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Most of this blog is related in some way to the music, books and films produced by Gonzo Multimedia, but the editor has a grasshopper mind and so also writes about all sorts of cultural issues which interest him, and which he hopes will interest you as well.

Tuesday, 14 October 2014

YES: The Patrick Moraz Double Minimoog


It might take me a little while to get there, but give me a minute or two and I’ll make it. I promise.

It all started many years ago when I got Chris Squire’s solo album Fish out of Water. I’m a huge Squire fan, and I’ve always loved that album. The problem is, I only had it on vinyl so I couldn’t really play it anymore. I don’t really like re-buying the same albums again and again, except for a very few. (Some notable exceptions are Close to the Edge, of which I have far too many copies, mostly because I kept wearing them out from playing the LPs so often when I was a lad, and also 2001, which sorta counts and sorta doesn’t because it’s both abook and a movie and I have several copies of each. But I digress. Although I -did- warn you of that at the beginning.)

Anyway, I’ve never really loved buying music from iTunes because of the DRM, although I’ve bought a good amount of music there over the years, so I’ve recently started to buy mp3s from Amazon’s music store. No DRM, which is actually rather refreshing (but I digress again). The beauty of this is that it’s actually pretty inexpensive for many older albums. I got Fish Out Of Water and The Lamb Lies Down On Broadway for US$14 for both of them together. That’s not a bad deal.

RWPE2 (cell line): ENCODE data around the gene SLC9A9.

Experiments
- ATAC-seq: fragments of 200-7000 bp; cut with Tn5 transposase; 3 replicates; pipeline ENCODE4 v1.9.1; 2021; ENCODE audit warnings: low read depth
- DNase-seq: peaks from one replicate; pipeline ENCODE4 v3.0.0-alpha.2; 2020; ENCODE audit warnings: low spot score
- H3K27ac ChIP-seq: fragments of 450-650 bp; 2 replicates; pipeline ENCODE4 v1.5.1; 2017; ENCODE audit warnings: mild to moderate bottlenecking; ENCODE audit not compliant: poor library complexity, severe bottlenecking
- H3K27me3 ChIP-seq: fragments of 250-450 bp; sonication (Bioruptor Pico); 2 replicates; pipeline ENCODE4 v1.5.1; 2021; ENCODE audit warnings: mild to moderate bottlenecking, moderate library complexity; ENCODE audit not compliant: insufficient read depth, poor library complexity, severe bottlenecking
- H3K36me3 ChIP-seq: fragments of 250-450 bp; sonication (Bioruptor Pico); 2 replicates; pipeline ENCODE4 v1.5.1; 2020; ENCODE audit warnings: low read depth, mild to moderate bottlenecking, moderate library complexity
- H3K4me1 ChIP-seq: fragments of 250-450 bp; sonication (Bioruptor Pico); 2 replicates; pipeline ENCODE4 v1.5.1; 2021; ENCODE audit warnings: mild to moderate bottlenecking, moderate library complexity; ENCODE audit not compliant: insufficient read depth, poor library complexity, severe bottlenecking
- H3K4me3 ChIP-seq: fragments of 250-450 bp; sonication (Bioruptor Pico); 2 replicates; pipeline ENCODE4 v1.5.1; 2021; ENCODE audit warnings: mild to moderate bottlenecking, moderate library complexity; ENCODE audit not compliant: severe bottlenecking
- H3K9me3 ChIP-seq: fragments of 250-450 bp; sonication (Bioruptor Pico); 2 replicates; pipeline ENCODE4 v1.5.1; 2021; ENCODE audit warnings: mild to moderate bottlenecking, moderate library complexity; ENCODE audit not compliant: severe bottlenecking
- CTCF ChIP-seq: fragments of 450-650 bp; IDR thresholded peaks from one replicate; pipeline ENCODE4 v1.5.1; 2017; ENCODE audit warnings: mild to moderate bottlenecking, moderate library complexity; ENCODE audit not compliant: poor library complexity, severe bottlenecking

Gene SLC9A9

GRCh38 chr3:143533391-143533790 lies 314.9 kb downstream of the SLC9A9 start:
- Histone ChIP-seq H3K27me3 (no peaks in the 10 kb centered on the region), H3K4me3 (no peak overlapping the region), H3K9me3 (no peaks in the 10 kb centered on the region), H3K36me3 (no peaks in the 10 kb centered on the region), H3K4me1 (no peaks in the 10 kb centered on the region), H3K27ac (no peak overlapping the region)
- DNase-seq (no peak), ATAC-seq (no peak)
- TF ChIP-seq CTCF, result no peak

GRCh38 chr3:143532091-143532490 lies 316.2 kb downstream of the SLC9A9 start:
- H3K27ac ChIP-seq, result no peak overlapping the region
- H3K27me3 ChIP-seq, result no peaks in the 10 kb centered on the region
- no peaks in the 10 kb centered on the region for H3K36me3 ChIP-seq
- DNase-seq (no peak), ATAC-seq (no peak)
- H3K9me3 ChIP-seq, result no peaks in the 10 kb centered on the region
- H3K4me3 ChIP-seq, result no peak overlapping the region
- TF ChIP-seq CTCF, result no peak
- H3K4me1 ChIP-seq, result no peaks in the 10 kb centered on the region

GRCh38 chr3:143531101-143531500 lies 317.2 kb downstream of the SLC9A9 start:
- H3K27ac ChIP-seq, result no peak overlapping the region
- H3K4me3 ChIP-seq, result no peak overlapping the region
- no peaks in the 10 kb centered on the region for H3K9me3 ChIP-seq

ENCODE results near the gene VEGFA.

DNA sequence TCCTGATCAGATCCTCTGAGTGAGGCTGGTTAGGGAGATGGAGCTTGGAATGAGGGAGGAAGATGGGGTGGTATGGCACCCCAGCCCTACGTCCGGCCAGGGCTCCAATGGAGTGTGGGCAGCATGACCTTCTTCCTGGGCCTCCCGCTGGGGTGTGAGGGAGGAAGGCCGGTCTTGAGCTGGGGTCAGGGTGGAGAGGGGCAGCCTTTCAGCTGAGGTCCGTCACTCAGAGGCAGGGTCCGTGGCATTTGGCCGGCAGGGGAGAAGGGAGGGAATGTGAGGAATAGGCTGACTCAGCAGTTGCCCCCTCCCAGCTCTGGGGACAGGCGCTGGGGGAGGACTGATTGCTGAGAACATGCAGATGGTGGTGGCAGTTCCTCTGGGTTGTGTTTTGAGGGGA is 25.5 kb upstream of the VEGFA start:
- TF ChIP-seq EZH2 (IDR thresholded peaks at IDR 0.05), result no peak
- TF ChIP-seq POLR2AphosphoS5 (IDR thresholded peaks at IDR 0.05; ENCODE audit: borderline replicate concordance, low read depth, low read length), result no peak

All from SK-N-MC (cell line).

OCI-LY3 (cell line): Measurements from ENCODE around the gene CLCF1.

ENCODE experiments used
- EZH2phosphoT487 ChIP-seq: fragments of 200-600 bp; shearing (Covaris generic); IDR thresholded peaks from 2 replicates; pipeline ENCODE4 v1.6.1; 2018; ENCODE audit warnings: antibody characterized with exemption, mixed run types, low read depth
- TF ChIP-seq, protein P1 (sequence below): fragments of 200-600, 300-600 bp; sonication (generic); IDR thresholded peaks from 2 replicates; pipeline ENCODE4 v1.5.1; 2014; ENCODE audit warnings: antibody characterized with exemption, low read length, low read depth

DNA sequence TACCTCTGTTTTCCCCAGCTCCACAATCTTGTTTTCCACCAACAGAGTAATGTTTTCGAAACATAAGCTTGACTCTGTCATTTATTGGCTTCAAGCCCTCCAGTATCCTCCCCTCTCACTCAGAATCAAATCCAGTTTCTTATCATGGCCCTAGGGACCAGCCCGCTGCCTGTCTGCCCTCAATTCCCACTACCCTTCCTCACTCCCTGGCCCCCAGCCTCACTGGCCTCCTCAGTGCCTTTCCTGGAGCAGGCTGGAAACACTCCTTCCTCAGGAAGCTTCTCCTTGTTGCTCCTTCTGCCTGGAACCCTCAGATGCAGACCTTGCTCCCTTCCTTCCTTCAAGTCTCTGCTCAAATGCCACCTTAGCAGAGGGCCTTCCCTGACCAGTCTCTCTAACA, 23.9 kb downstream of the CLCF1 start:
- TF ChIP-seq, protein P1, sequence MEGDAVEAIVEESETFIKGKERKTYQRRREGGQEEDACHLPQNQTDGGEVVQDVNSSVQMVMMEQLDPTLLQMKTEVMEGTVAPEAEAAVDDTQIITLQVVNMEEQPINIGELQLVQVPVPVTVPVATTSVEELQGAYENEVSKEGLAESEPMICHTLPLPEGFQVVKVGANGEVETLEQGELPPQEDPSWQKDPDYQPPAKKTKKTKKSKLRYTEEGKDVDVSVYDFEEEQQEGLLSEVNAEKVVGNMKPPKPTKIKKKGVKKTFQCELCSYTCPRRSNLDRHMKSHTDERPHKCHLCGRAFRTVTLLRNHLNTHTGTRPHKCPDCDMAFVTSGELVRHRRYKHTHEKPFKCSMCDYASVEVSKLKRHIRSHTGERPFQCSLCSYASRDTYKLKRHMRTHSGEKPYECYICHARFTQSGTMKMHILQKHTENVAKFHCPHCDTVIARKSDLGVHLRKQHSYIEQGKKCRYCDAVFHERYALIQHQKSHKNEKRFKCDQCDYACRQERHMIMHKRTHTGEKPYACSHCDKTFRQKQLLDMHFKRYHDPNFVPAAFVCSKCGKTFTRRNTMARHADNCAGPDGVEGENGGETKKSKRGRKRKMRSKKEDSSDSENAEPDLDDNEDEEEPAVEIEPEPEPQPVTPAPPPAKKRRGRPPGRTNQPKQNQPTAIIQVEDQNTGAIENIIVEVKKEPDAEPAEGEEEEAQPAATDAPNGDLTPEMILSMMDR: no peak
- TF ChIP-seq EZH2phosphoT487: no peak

I’m getting there. Trust me.

The point of this is that I just about a week ago got Fish Out of Water, and while I certainly remembered the album, I had more or less forgotten that Patrick Moraz plays most of the synthesizers on it. It was almost a revelation. After the first time I listened to it, I almost immediately played the Relayer album. And that brings me to Moraz’s incredible synth sound. I’ve had Relayer since the early ’70s when it came out, but despite having played many synths in my time I was never sure how Moraz got that “liquidy” in-motion kind of joyful sound out of his synths.


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Live In Princeton 
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